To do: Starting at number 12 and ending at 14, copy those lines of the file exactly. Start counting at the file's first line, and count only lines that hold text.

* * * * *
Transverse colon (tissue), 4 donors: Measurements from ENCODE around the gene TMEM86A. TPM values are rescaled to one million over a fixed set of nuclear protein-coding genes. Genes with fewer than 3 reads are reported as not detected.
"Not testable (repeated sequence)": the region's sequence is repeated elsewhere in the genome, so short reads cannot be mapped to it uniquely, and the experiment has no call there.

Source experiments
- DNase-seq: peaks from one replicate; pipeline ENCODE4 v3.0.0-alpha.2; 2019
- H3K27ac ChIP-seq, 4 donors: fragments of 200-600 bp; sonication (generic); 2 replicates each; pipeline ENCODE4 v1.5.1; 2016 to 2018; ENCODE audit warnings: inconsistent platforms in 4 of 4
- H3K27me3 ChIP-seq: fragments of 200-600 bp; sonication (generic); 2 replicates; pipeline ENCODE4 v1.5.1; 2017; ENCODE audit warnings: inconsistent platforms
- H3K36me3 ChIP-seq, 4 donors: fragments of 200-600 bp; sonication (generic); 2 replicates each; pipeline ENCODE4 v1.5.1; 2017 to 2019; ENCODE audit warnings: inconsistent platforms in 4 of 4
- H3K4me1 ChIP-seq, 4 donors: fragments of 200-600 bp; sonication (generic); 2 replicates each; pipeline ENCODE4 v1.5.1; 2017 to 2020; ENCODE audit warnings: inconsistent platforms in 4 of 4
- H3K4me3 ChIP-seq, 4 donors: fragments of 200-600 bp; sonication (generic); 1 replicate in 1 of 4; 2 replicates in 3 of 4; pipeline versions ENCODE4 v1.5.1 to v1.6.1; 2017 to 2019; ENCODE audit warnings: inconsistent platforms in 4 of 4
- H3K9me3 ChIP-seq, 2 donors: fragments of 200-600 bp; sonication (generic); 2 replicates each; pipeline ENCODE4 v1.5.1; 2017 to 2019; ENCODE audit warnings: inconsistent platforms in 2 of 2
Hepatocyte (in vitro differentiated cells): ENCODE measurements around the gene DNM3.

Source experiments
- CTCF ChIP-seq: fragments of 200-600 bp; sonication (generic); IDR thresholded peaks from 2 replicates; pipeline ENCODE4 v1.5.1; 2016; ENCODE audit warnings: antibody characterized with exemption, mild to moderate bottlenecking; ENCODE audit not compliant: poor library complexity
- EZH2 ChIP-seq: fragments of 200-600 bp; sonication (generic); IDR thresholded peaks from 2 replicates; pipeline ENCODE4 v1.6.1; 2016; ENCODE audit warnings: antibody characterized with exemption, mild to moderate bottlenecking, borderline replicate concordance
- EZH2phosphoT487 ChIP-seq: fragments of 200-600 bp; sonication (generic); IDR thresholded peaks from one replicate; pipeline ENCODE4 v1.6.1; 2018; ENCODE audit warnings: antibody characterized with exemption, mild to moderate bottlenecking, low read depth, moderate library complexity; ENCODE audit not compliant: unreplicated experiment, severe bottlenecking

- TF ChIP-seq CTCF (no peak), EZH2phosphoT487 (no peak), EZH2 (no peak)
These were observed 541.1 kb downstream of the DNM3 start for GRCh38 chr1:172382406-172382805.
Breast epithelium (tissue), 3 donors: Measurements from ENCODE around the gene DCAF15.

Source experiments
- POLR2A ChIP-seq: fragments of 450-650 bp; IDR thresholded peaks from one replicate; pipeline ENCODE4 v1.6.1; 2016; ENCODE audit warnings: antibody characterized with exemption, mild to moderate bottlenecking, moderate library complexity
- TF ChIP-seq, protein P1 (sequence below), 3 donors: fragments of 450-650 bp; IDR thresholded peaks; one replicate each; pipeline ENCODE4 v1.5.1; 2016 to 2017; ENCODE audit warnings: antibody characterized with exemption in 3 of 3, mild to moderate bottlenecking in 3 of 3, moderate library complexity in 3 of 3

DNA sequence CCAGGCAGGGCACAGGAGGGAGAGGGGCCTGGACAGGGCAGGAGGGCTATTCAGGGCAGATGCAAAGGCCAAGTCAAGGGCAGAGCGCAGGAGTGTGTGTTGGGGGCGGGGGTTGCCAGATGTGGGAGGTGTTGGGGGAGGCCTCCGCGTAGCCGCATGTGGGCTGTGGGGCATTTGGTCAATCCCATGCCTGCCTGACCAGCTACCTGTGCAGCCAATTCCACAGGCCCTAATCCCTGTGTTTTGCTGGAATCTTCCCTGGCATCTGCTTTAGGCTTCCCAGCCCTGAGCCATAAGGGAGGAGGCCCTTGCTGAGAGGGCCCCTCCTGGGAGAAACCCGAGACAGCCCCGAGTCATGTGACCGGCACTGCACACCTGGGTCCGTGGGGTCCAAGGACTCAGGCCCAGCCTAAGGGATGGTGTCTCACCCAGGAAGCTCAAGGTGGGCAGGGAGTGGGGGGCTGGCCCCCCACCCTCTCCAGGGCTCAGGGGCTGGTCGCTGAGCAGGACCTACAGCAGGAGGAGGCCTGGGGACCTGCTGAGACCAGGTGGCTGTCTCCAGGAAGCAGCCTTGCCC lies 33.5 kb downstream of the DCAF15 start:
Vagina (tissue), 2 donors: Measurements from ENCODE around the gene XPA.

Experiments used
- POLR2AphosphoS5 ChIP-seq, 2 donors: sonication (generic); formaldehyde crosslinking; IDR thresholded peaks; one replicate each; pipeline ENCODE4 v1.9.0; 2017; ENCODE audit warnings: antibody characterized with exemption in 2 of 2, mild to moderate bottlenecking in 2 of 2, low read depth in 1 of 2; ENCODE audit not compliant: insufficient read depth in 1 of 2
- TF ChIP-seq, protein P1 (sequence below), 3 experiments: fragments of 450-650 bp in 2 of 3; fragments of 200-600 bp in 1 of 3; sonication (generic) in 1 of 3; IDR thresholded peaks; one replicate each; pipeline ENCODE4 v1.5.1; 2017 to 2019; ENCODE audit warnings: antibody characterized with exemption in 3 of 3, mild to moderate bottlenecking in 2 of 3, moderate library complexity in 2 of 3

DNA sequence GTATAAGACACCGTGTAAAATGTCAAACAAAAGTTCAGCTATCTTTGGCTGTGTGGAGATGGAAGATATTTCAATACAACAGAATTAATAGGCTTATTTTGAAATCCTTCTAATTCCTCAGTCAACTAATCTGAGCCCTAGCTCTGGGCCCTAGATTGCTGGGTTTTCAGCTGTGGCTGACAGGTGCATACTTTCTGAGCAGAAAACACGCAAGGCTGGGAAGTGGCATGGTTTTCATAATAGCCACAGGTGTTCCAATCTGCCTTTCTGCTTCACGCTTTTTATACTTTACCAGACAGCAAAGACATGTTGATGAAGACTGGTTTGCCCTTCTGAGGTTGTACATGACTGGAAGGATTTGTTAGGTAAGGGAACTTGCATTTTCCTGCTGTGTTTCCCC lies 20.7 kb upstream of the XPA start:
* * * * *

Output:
Source experiments
- CTCF ChIP-seq: fragments of 200-600 bp; sonication (generic); IDR thresholded peaks from 2 replicates; pipeline ENCODE4 v1.5.1; 2016; ENCODE audit warnings: antibody characterized with exemption, mild to moderate bottlenecking; ENCODE audit not compliant: poor library complexity
- EZH2 ChIP-seq: fragments of 200-600 bp; sonication (generic); IDR thresholded peaks from 2 replicates; pipeline ENCODE4 v1.6.1; 2016; ENCODE audit warnings: antibody characterized with exemption, mild to moderate bottlenecking, borderline replicate concordance